The current issue of the journal Oecologia includes an article titled “The soil biotic community protects Rhododendron spp. across multiple clades from the oomycete Phytophthora cinnamomi at a cost to plant growth.” This article, which includes Holden Scientist Juliana Medeiros and Holden Adjunct Scientist and CWRU professor Jean Burns as co-authors, details a greenhouse study led by CWRU graduate student Yu Liu that was conducted at Holden. The study tested the effects of soil biota on disease resistance and plant traits across four clades of Rhododendron and can be read here.

Greenhouse Study Conducted at Holden Published in the Journal <em>Oecologia</em>

October 2, 2020

Science on Friday: the Art and Science of Grafting

By Connor Ryan, MS, Rhododendron Collections Manager

Grafting is an ancient technique of joining two distinct plants together. Grafts occur naturally or they can occur through human intervention. In practice, grafting usually involves the joining of the shoots of one plant (termed the “scion”) to the roots of another (termed the “rootstock” or “understock”).

In ornamental horticulture, some of the most recognizable plants are grafted. The redbud you purchased at your local garden center is grafted. Your favorite Japanese maple is grafted. The weeping cherry tree in your front yard is grafted. Food crops like apples, cherries, and grapes are also grafted.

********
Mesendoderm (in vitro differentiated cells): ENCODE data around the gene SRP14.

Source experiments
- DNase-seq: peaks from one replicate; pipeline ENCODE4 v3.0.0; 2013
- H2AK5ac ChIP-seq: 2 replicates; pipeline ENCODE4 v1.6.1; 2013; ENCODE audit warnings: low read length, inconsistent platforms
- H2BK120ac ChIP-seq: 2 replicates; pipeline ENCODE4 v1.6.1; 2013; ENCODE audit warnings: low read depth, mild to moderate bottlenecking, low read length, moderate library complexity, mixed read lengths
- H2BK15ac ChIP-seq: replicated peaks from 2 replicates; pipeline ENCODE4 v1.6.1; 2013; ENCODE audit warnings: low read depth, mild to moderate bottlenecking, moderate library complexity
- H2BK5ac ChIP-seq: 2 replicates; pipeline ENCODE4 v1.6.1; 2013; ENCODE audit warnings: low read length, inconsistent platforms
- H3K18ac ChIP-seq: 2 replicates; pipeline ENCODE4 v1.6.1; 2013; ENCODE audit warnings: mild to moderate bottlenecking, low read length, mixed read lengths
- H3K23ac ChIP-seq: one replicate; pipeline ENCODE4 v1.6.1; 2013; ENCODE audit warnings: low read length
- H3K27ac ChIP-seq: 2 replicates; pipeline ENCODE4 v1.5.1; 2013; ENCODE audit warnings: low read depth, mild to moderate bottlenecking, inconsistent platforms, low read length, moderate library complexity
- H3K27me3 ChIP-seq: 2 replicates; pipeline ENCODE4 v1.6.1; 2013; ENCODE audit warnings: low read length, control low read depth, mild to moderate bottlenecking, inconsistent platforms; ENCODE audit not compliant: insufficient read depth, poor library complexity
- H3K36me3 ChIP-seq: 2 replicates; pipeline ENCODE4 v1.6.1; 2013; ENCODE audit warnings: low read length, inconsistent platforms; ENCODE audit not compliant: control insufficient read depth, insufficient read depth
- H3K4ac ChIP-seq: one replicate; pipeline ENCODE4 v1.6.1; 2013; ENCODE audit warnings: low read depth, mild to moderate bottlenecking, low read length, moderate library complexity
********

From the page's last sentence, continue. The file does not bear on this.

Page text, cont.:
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Science on Friday: the Art and Science of Grafting

October 1, 2020

Study on Lesser Celandine Published in the Journal Biological Invasions

David Burke, Holden’s Vice President for Science and Conservation, and Postdoctoral Research Associate, Sarah Kyker, are co-authors on a study of lesser celandine (Ranunculus ficaria) that is in the current issue of Biological Invasions. The study was conducted in the laboratories at the Long Science Center by Allison Paolucci who, at the time, was an undergraduate at Cleveland State University working with professor Emily Rauschert. The project investigated how fungi that were associated with the roots of lesser celandine, including ericoid mycorrhizal fungi and dark septate fungi, potentially influence plant performance. The published article can be read here.

Study on Lesser Celandine Published in the Journal <em>Biological Invasions</em>

September 18, 2020

National Mushroom Month Continues – Lessons in Fungal Ecology and Conservation